Newbattle Abbey College, based in Midlothian near Edinburgh, is going Gaelic.
The College will launch two new, full-time courses in September to promote Celtic Studies and Gaelic in Scotland.
The courses will include mandatory Gaelic units for learners and native speakers, and have been developed with help from Sabhal Mor Ostaig and Lews Castle College.
Newbattle’s Gaelic Development Co-ordinator Morag Macdonald, originally from North Uist, Newbattle Abbey hope that the new courses will encourage more people to take up the language as she said: “There is so much happening with regards to Gaelic in Scotland at the moment and, with that, comes many opportunities for people who are familiar with the language. “In Scotland, there’s definitely a big demand for people that are qualified to work in the Gaelic industry as it’s hard to find people that have a good grasp of the language and are confident with it.”
Mairi McMillan, Head of Education and Learning at Bord na Gaidhlig, agreed that there is a shortage of people qualified to teach Gaelic in Primary schools, and welcome news of the course.
“There is an abundance of career opportunities currently available in Gaelic-medium education,” she said.
“Scotland aims to strengthen the infrastructure of Gaelic education and learning generally by supporting the recruitment of a confident, appropriately trained workforce in order to service the expansion of Gaelic education.”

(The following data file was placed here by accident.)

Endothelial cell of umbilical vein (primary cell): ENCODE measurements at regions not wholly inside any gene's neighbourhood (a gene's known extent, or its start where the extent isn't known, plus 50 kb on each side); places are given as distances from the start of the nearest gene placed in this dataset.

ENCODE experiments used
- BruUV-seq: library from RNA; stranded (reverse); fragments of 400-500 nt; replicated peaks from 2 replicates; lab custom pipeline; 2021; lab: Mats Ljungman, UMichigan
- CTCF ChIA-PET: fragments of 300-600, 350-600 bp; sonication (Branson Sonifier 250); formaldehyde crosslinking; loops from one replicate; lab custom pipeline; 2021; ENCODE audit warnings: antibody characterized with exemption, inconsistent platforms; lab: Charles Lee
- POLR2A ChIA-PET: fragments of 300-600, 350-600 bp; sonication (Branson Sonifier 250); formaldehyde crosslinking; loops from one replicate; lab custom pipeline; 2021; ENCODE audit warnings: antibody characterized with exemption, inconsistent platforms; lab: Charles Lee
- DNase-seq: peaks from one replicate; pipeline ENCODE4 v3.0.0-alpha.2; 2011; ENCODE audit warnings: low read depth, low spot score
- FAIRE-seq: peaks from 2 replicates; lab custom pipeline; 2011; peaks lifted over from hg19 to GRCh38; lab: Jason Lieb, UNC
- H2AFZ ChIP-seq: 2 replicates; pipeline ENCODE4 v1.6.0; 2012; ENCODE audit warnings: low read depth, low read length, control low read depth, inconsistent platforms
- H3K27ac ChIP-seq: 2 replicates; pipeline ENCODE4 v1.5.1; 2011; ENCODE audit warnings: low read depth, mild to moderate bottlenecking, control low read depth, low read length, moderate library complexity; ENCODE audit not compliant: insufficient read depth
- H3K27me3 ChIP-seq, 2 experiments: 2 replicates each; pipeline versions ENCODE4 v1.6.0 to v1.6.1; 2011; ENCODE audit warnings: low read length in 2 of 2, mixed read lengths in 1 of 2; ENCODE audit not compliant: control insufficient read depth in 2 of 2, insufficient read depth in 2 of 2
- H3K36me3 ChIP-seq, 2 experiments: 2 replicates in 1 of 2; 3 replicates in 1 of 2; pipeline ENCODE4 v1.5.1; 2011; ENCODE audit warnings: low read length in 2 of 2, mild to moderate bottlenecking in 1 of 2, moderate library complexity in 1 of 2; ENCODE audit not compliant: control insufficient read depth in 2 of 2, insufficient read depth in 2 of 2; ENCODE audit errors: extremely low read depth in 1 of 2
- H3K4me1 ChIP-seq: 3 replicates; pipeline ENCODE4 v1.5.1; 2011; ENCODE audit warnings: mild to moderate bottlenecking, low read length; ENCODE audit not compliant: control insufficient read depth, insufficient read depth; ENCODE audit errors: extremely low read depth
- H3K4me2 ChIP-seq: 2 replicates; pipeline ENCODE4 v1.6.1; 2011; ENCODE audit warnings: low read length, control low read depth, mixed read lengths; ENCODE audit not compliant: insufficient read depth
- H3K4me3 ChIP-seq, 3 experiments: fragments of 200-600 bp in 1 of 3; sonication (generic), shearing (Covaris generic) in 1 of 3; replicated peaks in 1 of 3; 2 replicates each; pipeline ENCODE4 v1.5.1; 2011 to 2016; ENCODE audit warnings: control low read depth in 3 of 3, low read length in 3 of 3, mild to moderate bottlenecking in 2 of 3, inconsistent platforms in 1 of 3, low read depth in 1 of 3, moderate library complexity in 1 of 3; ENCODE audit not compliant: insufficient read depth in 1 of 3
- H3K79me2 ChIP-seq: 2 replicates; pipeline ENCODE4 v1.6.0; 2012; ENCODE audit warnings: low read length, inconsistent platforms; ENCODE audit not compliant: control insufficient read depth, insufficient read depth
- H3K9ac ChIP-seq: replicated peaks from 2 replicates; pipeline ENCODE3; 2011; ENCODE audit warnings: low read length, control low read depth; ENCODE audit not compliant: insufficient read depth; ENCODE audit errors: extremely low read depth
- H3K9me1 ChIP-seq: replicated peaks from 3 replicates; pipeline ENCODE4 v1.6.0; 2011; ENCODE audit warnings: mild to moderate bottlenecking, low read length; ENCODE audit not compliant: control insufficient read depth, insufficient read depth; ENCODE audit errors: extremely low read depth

Both a National Certificate and an Access to Higher Education course in Celtic Studies will be offered where students will be given the opportunity to learn about a wider range of subjects including politics, history, art and literature.
And the Celtic Studies Access to Higher Education course – being run in collaboration with the Scottish Wider Access Programme – offers the opportunity to progress to Higher Education, including the Gaelic and Primary Education degree run by The University of Edinburgh.
The new courses are already attracting students, like Beth MacPhail, who was born in Lewis and hopes to become a Gaelic Primary School teacher.
“Gaelic seems to have become more popular nowadays and I think that it’s a great thing so I’d love to be involved,” she said. “When I was younger, speaking Gaelic was quite unusual but now children from all over the world are learning it so I’m really looking forward to starting the Celtic Studies course in September.”
For more information on the courses offered at Newbattle Abbey College, please visit www.newbattleabbeycollege.ac.uk